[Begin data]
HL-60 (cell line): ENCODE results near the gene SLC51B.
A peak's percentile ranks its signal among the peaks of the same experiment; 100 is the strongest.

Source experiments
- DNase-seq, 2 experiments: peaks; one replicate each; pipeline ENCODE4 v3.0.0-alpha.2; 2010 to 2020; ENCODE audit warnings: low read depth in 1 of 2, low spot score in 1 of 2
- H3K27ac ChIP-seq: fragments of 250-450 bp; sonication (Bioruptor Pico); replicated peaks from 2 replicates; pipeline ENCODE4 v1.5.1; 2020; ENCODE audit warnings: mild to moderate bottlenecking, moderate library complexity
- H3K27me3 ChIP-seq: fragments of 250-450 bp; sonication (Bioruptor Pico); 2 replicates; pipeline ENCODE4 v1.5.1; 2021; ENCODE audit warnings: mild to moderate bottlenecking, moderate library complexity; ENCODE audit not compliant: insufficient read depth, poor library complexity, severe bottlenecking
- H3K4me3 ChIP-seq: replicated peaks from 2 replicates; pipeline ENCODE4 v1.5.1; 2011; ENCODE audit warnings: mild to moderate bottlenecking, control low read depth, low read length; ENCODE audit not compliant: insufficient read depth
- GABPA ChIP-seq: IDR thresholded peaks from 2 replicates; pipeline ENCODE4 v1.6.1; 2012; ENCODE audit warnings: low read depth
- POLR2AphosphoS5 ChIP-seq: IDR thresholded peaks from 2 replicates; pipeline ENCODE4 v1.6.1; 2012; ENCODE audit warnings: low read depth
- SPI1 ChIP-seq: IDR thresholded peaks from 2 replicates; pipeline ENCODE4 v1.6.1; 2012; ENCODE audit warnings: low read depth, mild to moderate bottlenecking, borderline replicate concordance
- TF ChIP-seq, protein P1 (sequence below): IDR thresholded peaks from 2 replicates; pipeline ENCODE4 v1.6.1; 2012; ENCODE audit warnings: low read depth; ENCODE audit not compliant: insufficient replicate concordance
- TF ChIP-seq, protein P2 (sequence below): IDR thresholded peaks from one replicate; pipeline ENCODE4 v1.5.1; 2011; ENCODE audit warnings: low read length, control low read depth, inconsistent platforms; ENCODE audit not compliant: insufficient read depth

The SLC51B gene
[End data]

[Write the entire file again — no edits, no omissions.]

HL-60 (cell line): ENCODE results near the gene SLC51B.
A peak's percentile ranks its signal among the peaks of the same experiment; 100 is the strongest.

Source experiments
- DNase-seq, 2 experiments: peaks; one replicate each; pipeline ENCODE4 v3.0.0-alpha.2; 2010 to 2020; ENCODE audit warnings: low read depth in 1 of 2, low spot score in 1 of 2
- H3K27ac ChIP-seq: fragments of 250-450 bp; sonication (Bioruptor Pico); replicated peaks from 2 replicates; pipeline ENCODE4 v1.5.1; 2020; ENCODE audit warnings: mild to moderate bottlenecking, moderate library complexity
- H3K27me3 ChIP-seq: fragments of 250-450 bp; sonication (Bioruptor Pico); 2 replicates; pipeline ENCODE4 v1.5.1; 2021; ENCODE audit warnings: mild to moderate bottlenecking, moderate library complexity; ENCODE audit not compliant: insufficient read depth, poor library complexity, severe bottlenecking
- H3K4me3 ChIP-seq: replicated peaks from 2 replicates; pipeline ENCODE4 v1.5.1; 2011; ENCODE audit warnings: mild to moderate bottlenecking, control low read depth, low read length; ENCODE audit not compliant: insufficient read depth
- GABPA ChIP-seq: IDR thresholded peaks from 2 replicates; pipeline ENCODE4 v1.6.1; 2012; ENCODE audit warnings: low read depth
- POLR2AphosphoS5 ChIP-seq: IDR thresholded peaks from 2 replicates; pipeline ENCODE4 v1.6.1; 2012; ENCODE audit warnings: low read depth
- SPI1 ChIP-seq: IDR thresholded peaks from 2 replicates; pipeline ENCODE4 v1.6.1; 2012; ENCODE audit warnings: low read depth, mild to moderate bottlenecking, borderline replicate concordance
- TF ChIP-seq, protein P1 (sequence below): IDR thresholded peaks from 2 replicates; pipeline ENCODE4 v1.6.1; 2012; ENCODE audit warnings: low read depth; ENCODE audit not compliant: insufficient replicate concordance
- TF ChIP-seq, protein P2 (sequence below): IDR thresholded peaks from one replicate; pipeline ENCODE4 v1.5.1; 2011; ENCODE audit warnings: low read length, control low read depth, inconsistent platforms; ENCODE audit not compliant: insufficient read depth

The SLC51B gene